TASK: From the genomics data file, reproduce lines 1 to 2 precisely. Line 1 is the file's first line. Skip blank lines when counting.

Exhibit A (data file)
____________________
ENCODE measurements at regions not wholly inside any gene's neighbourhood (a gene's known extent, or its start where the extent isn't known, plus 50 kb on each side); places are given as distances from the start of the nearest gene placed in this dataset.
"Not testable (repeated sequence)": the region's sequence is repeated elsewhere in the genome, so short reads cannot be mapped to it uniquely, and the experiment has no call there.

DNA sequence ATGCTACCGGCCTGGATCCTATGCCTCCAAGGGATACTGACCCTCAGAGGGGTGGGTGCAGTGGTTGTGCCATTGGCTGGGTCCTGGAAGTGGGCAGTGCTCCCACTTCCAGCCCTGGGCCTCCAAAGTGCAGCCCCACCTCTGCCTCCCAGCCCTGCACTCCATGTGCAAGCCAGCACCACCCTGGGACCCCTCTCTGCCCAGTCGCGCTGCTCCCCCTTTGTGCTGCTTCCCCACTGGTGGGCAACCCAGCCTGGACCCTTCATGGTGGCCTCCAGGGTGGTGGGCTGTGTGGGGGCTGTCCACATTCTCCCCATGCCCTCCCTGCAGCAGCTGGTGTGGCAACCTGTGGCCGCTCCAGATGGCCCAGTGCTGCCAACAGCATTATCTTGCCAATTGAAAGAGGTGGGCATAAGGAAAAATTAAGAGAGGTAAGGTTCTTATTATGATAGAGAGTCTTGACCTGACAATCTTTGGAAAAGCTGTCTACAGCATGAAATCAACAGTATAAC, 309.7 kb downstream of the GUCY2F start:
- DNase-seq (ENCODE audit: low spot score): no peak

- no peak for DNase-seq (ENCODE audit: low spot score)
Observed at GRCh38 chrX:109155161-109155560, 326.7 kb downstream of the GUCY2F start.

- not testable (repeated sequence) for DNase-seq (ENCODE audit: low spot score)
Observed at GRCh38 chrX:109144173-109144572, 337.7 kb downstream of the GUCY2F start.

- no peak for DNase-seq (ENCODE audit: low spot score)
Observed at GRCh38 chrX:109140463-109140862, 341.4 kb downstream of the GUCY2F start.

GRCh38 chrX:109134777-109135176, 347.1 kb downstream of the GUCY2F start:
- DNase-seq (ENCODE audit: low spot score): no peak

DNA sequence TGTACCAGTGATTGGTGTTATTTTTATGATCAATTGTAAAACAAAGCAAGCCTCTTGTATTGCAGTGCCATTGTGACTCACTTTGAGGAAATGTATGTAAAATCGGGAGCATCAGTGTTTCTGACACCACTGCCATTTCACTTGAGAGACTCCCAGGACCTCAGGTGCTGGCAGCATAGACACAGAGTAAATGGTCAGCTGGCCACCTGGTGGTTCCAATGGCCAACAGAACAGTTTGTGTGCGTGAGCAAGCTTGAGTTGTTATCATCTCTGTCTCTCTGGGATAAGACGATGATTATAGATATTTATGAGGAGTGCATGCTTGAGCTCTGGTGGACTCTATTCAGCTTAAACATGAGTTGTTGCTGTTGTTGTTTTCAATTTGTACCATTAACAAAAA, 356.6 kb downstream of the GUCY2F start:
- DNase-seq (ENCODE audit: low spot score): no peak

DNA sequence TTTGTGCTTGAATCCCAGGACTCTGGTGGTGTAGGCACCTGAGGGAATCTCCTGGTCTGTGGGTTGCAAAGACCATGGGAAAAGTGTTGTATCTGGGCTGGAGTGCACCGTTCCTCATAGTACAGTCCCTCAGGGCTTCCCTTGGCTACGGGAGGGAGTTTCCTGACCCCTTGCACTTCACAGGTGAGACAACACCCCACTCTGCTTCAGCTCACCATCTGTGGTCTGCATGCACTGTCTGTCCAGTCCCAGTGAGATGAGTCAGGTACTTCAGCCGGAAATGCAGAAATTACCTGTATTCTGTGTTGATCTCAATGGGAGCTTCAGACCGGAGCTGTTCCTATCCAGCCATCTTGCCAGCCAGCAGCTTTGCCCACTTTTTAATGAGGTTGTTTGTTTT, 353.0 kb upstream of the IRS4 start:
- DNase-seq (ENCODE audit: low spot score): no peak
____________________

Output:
ENCODE measurements at regions not wholly inside any gene's neighbourhood (a gene's known extent, or its start where the extent isn't known, plus 50 kb on each side); places are given as distances from the start of the nearest gene placed in this dataset.
"Not testable (repeated sequence)": the region's sequence is repeated elsewhere in the genome, so short reads cannot be mapped to it uniquely, and the experiment has no call there.